Tesla Autopilot review: We test Elon Musk’s autonomous tech in the UK
Like it or not, driverless cars are just around the corner. Most already have semi-autonomous driving systems like lane-keeping and autonomous emergency braking – and driverless systems like Telsa’s Autopilot join all these systems up together to replicate an human driver. Although it’s still a work in progress, Tesla’s Autopilot represents one of the smartest and most developed autonomous systems on the road, and that’s why I took it for a test-drive – sort of – UK roads recently. The Tesla Autopilot system is already available in the Model S and Model X, and soon it’ll be in the Tesla Model 3 too. Here are my first impressions and a full review of the Tesla Autopilot system.
Tesla Autopilot UK review
Tesla’s Autopilot is currently only suitable for motorways – despite what you’ll find on YouTube, and that means we had to actually drive the car ourselves before we could test the Autopilot. The Model S isn’t a light car, and weighs 2,108kg, but you’d hardly ever notice. Tesla keeps most of the weight as low as possible, and when combined with the car’s outrageous torque, the Model S handles and moves much faster than it should.
Although you can feel the substantial weight of the car at lower speeds, the acceleration is so immediate and direct that Tesla Model S always feels like it’s breaking the laws of physics. Combine that immediate power with its total lack of noise and at times the Model S feels like playing a computer game.
Tesla Autopilot review: Summoning the Autopilot
After getting on the motorway near Heathrow, it was time to test the Tesla’s much-publicised Autopilot function – the reason for our visit.
Introduced in Tesla’s Version 7.0 software update, Autopilot combines a forward radar, forward-facing camera and 12 long-range ultrasonic sensors to “see” up to 16ft around the car at any speed. The result? The Model S has a 360-degree view of all traffic.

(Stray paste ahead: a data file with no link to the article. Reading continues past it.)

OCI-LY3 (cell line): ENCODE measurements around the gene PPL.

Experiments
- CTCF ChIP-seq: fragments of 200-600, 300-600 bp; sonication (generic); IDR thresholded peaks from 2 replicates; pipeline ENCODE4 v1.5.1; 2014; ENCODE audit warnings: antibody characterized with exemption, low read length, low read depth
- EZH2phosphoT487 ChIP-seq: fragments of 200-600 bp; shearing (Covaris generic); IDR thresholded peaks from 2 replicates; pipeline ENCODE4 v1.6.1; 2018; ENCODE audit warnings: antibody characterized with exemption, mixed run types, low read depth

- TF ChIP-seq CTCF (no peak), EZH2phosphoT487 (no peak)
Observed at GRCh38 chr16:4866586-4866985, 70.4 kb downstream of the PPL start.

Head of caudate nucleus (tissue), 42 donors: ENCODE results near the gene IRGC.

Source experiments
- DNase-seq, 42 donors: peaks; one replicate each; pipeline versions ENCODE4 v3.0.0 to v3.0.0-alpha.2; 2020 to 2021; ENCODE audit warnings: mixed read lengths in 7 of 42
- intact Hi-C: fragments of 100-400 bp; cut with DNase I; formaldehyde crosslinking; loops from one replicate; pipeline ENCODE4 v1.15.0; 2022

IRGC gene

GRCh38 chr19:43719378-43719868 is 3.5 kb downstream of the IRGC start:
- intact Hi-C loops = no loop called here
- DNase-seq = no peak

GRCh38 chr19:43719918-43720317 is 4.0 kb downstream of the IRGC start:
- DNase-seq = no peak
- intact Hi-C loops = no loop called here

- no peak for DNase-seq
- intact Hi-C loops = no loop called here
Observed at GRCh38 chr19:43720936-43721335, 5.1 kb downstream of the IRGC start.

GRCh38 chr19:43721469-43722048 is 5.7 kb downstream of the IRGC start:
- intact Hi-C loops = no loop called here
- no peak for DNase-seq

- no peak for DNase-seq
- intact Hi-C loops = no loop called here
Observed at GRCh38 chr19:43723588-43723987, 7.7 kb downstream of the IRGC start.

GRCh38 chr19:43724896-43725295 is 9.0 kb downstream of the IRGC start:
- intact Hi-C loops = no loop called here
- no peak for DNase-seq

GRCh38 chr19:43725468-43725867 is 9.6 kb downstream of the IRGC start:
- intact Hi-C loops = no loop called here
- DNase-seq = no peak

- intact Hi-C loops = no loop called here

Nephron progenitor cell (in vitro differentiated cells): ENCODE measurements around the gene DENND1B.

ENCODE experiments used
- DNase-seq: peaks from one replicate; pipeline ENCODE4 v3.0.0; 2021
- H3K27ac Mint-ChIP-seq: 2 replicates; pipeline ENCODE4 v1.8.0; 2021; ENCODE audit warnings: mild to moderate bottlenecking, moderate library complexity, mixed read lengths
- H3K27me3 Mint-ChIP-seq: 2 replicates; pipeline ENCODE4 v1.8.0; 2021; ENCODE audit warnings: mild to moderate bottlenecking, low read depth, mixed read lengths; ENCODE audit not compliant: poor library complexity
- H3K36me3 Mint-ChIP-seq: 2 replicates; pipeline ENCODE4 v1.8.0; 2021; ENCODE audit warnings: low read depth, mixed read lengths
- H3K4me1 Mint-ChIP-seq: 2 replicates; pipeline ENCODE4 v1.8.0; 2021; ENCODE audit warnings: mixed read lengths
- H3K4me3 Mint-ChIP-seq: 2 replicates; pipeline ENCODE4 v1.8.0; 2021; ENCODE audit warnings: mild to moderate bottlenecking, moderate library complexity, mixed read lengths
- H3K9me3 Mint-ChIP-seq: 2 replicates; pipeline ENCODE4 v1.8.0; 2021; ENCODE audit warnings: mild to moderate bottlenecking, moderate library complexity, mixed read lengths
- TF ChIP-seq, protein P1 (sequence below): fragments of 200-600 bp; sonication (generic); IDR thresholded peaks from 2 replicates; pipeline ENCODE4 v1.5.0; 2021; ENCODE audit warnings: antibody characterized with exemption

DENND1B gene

For Autopilot to engage, Tesla’s system needs to be able to “see” the road clearly and sense the markings on the road – one of the reasons why it doesn’t work in bad weather. When all conditions are met, a graphic between the Model S’ dials shows that the car is detecting the road ahead. After that, engaging Autopilot is as simple as pulling the Tesla’s left stick twice.
Tesla Autopilot review: Autonomous mode
To begin with, Autonomous mode feels a lot like your average adaptive cruise control. Like many systems nowadays, you can set the speed limit of the car and select the distance to the car in front – but soon it becomes clear much more is going on.
With my hands tentatively touching the steering wheel, Autonomous mode seems pretty straight forward – until a car in front of us indicates off. Sensing a new, larger gap to the car in front, Autopilot automatically speeds up and zeroes in on the back of the car in front. It’s at this point that I realise I’m not really in control at all.
It’s pretty scary when the Tesla accelerates without us touching the pedal, but on bends it’s even more unsettling. As we approach a bend on the motorway, I’m essentially putting my life in the hands of the car, and watching the steering wheel gradually turn in my hands is a brand-new, and pretty frightening experience. For at least the first ten minutes, the Tesla Model S Autopilot feels like the scariest ride you’ve ever been on.
But then it changes. After the first few bends, I have more confidence in the Tesla’s Autopilot, and slowly realise it’s not going to drive off me the road. And that’s when Autopilot begins to feel like the future. I’m aware of my surroundings and have my hands on the wheel, but Autopilot is doing the legwork for me most of the time – and it’s making the journey much less stressful.
Other things make the software more intuitive, too. A graphic between the dials shows the car along with all the traffic around it, and even detects the difference between lorries, motorbikes and cars. Although it’s a small touch, it shows that the Model S is well aware of other drivers – and makes me much more confident that the Tesla knows what it’s doing.
In fact, I’m now so confident in the Tesla that I’m about to let it change lanes for me. After doing proper observations, I indicate to the right, wait for the Autopilot to double-check, and then turn for me. What happens next presents the only real criticism I have of Autopilot at the moment.
The Model S needs your hands to be firmly holding the wheel when it conducts the lane change, but it also turns the wheel itself. The result? You feel like you’re almost fighting with the car, and it introduces a level of stress that you don’t feel in the rest of the experience. Despite that, the car completes the manoeuvre as smoothly as you’d expect.
I’m driven around by the Model S for another 45 minutes or so, but the rest of the journey feels considerably more calm. After less than an hour, autonomous driving feels just as natural as cruise control – and I’m more than happy to let Autopilot take bends and change lanes for me.
After writing about Tesla’s Autopilot mode for the last few months, using it is an anti-climax of sorts. Although it’s a novelty at first, autonomous driving soon dissolves into the everyday processes of driving – and that’s an exciting prospect. Despite using Autopilot for just a short time, it’s easy to see why autonomous driving will be the future of transport.
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